Stop. Tweet. #StopTorture and Demand Reparations in Chicago.

chaynera blind finalOctober 24th is United Nations Day –meant to commemorate the passage of the Charter of the United Nations.  One of the principles of the UN Charter, enshrined in the preamble, is:

“to reaffirm faith in fundamental human rights, in the dignity and worth of the human person, in the equal rights of men and women and of nations large and small, andto establish conditions under which justice and respect for the obligations arising from treaties and other sources of international law can be maintained.” SEE THE REST OF THIS POST

14 Facts about Torture in Mexico

Torture and other ill-treatment is out of control in Mexico. © EPA/Ulises Ruiz Basurto.

Torture and other ill-treatment is out of control in Mexico. © EPA/Ulises Ruiz Basurto.

For years Amnesty International has been investigating and recording evidence of torture in Mexico. The latest report, Out of Control: Torture and other ill-treatment in Mexico, is full of shocking facts about just how widespread and toxic the problem is. We found: SEE THE REST OF THIS POST

Israel/Palestine Conflict: Why now is the time to change to a human rights approach

Israeli airstrikes in Gaza City
The same day Ban Ki Moon, UN Secretary General, visited the Gaza Strip saying,

“a restrictive occupation that has lasted almost half a century, the continued denial of Palestinian rights and the lack of tangible progress in peace negotiations”

was the root cause of latest escalation in violence, the UN Committee on the Exercise of the Inalienable Rights of the Palestinian People hosted a lecture by Noam Chomsky in the UN General Assembly hall on resolving the Israel/Palestine conflict. SEE THE REST OF THIS POST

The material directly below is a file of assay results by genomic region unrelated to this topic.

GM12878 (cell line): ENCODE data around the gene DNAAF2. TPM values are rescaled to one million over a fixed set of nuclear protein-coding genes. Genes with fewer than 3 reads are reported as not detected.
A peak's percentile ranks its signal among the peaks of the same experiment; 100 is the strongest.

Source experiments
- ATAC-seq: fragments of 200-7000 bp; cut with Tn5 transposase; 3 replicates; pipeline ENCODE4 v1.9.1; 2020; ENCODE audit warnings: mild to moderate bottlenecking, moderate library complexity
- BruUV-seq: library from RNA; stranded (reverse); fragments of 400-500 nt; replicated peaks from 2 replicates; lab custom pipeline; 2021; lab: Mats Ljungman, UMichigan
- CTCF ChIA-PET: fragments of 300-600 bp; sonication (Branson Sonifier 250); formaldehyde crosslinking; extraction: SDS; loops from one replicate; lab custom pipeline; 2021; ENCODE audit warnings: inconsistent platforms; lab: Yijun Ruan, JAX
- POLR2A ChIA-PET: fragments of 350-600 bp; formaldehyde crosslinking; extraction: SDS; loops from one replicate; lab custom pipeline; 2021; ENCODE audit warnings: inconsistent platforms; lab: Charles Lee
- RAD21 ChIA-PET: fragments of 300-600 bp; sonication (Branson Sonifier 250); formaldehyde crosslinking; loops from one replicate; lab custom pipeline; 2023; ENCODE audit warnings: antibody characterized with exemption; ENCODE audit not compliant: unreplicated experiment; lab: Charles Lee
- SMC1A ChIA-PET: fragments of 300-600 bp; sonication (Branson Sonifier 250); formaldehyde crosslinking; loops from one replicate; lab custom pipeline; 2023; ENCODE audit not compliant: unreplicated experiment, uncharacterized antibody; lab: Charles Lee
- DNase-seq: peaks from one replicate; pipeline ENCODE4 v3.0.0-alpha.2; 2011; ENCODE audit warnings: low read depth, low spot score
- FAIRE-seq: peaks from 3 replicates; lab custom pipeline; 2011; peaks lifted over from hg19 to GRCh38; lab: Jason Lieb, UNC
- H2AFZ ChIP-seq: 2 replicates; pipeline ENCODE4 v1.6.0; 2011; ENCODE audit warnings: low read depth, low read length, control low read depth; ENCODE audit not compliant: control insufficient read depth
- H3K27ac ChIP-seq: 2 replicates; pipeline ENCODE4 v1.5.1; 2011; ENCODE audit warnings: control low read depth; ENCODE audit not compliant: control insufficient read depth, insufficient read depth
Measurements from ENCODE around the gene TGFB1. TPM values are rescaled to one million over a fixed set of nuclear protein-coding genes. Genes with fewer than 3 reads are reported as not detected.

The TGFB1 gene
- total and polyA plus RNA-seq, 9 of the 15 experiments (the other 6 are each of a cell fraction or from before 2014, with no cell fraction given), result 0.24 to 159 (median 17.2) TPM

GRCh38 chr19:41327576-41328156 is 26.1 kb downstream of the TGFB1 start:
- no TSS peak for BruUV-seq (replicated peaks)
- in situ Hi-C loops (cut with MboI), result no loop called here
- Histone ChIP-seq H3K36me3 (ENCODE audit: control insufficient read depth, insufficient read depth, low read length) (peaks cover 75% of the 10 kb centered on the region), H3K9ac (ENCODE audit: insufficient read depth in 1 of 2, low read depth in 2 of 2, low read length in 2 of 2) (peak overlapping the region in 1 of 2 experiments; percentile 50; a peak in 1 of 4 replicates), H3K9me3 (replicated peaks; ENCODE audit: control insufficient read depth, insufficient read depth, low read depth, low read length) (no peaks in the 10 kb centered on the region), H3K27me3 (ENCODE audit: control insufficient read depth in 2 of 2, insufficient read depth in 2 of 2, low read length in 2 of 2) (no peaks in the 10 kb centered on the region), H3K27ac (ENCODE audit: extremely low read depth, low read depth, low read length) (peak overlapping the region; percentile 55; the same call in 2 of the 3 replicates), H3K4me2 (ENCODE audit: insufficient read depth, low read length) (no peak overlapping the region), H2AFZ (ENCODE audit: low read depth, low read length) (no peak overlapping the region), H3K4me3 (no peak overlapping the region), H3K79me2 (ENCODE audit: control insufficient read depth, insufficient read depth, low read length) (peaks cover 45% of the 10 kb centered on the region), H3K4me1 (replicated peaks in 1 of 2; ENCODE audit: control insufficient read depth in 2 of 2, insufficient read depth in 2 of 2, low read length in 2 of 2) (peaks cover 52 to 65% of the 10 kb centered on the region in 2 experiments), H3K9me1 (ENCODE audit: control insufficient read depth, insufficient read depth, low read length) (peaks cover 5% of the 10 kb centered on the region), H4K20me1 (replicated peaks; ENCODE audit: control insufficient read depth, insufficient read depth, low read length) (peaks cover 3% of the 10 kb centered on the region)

Dear Baku: Stop beating activist. Release her. Drop treason charge!

Leila Yunus, director of the Institute for Peace and Democracy

Leila Yunus, director of the Institute for Peace and Democracy

Arresting its loudest critic and charging her with “treason” doesn’t seem enough for Azerbaijani officials. Last week, peace activist and human rights defender

was beaten by Kurdakhany detention facility administration staff.

An April 2014 video shows Leyla Yunus confronting officials (in Russian) about not having been allowed to use the toilet during an unlawful detention for interrogation. Although officials eventually allowed her to use a toilet (with a male guard watching her), Leyla says she was not informed of charges against her.

Less than half a year later after the detention, Leyla (and soon her husband Arif Yunus) were arrested and given ridiculous charges of treason and tax evasion. Amnesty International considers both Prisoners of Conscience and calls on Baku to release them immediately and unconditionally (add your voice to our appeal).

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Tomorrow could mean life or death for Moses Akatugba

Moses Akatugba was 16 years old when he was arrested by the Nigerian police in 2005.

In the years that followed, he was beaten by the police, shot in the hand, and hung for hours at the police station. After 8 years of torture and ill treatment that led to a coerced confession of his involvement in a robbery, he was sentenced to death November 2013.

Moses’ case is sadly all too familiar in Nigeria, where a recent report by Amnesty International found the use of torture and ill-treatment to be rampant SEE THE REST OF THIS POST